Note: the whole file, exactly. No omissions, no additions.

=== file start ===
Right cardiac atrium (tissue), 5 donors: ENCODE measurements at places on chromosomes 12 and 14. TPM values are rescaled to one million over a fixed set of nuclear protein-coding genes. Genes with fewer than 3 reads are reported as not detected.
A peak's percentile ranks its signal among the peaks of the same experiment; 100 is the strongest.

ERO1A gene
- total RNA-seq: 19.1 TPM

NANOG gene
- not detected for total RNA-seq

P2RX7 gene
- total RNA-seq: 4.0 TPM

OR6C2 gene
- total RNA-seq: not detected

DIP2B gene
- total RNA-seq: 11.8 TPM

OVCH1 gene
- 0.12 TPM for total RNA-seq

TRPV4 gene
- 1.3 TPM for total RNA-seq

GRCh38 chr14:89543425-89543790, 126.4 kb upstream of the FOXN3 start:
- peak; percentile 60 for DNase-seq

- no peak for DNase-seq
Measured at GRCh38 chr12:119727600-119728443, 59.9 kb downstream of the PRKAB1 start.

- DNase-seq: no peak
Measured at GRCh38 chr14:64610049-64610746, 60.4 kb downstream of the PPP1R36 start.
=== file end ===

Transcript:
Right cardiac atrium (tissue), 5 donors: ENCODE measurements at places on chromosomes 12 and 14. TPM values are rescaled to one million over a fixed set of nuclear protein-coding genes. Genes with fewer than 3 reads are reported as not detected.
A peak's percentile ranks its signal among the peaks of the same experiment; 100 is the strongest.

ERO1A gene
- total RNA-seq: 19.1 TPM

NANOG gene
- not detected for total RNA-seq

P2RX7 gene
- total RNA-seq: 4.0 TPM

OR6C2 gene
- total RNA-seq: not detected

DIP2B gene
- total RNA-seq: 11.8 TPM

OVCH1 gene
- 0.12 TPM for total RNA-seq

TRPV4 gene
- 1.3 TPM for total RNA-seq

GRCh38 chr14:89543425-89543790, 126.4 kb upstream of the FOXN3 start:
- peak; percentile 60 for DNase-seq

- no peak for DNase-seq
Measured at GRCh38 chr12:119727600-119728443, 59.9 kb downstream of the PRKAB1 start.

- DNase-seq: no peak
Measured at GRCh38 chr14:64610049-64610746, 60.4 kb downstream of the PPP1R36 start.